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time.Time.MarshalText() Function in Golang with Examples
  • Last Updated : 28 Apr, 2020

In Go language, time packages supplies functionality for determining as well as viewing time. The MarshalText() function in Go language is used to implement the encoding.TextMarshaler interface. And the time here is formatted in RFC 3339 format along with the sub-second precision attached if available. Moreover, this function is defined under the time package. Here, you need to import the “time” package in order to use these functions.

Syntax:

func (t Time) MarshalText() ([]byte, error)

Here, “t” is the stated time and two values of type “byte” and “error” are returned as output in this method.

Return value: It returns a byte slice that represents receiver’s encoding into UTF-8-encoded text and it also returns an error occurred but if there are no errors then “nil” is returned.

Example 1:



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// Golang program to illustrate the usage of
// Time.MarshalText() function
  
// Including main package
package main
  
// Importing fmt and time
import "fmt"
import "time"
  
// Calling main
func main() {
  
    // Defining t for MarshalText method
    t := time.Date(2001, 3, 6, 11, 45, 12, 03, time.UTC)
  
    // Calling MarshalText() method
    encoding, error := t.MarshalText()
  
    // Prints receiver's encoding
    fmt.Printf("Receiver's encoding: %v\n", encoding)
  
    // Prints error
    fmt.Printf("Error occurred: %v\n", error)
}

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Output:

Receiver’s encoding: [50 48 48 49 45 48 51 45 48 54 84 49 49 58 52 53 58 49 50 46 48 48 48 48 48 48 48 48 51 90]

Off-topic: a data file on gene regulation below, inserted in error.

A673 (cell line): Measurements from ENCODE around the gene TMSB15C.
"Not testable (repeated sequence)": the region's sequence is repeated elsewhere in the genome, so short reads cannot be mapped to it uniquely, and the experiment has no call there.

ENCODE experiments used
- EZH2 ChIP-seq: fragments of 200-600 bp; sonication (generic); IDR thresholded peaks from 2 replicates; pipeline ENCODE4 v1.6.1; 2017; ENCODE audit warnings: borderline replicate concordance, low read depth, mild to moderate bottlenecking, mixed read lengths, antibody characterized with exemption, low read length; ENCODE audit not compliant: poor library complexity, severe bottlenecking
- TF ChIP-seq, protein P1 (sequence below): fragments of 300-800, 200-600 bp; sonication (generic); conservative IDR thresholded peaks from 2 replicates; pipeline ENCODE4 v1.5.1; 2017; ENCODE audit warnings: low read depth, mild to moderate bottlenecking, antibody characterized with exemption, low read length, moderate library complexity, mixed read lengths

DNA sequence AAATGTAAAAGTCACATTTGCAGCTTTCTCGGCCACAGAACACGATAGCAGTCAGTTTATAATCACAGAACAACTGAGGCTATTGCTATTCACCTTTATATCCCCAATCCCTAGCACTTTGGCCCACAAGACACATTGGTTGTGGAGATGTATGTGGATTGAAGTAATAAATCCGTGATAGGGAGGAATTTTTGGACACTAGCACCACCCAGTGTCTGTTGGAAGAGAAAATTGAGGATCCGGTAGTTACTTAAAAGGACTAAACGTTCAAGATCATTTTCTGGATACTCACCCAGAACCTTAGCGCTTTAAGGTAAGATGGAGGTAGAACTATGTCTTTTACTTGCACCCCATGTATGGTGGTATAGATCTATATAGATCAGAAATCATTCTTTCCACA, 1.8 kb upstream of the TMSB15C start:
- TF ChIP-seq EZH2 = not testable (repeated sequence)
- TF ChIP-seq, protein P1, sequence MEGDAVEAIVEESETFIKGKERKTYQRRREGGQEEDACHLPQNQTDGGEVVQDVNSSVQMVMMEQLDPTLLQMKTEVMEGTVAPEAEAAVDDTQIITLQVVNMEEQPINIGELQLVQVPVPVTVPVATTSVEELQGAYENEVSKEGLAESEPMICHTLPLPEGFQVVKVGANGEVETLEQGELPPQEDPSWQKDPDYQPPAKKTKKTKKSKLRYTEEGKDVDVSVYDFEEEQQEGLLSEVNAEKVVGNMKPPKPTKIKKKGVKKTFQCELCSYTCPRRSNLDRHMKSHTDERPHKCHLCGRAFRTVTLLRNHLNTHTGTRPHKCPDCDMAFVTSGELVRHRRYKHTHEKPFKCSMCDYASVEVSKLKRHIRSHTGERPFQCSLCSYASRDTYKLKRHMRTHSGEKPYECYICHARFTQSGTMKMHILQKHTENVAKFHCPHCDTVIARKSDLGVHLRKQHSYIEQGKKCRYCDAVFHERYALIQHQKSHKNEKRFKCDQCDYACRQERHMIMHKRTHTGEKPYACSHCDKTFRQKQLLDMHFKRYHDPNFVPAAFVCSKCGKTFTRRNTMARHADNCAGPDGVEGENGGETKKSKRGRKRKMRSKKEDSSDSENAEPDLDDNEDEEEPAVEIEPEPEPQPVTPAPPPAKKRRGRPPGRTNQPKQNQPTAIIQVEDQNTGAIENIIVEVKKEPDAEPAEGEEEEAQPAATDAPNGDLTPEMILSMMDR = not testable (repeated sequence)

Error occurred: <nil>

Example 2:

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// Golang program to illustrate the usage of
// Time.MarshalText() function
  
// Including main package
package main
  
// Importing fmt and time
import "fmt"
import "time"
  
// Calling main
func main() {
  
    // Defining t for MarshalText method
    t := time.Date(2022, 67, 45, 89, 78, 90, 4353, time.UTC)
  
    // Calling MarshalText() method
    encoding, error := t.MarshalText()
  
    // Prints receiver's encoding
    fmt.Printf("Receiver's encoding: %v\n", encoding)
  
    // Prints error
    fmt.Printf("Error occurred: %v\n", error)
}

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Output:

Receiver’s encoding: [50 48 50 55 45 48 56 45 49 55 84 49 56 58 49 57 58 51 48 46 48 48 48 48 48 52 51 53 51 90]
Error occurred: <nil>

Here, the “t” stated in the above code has values that are outside the usual range but they are normalized while conversion.




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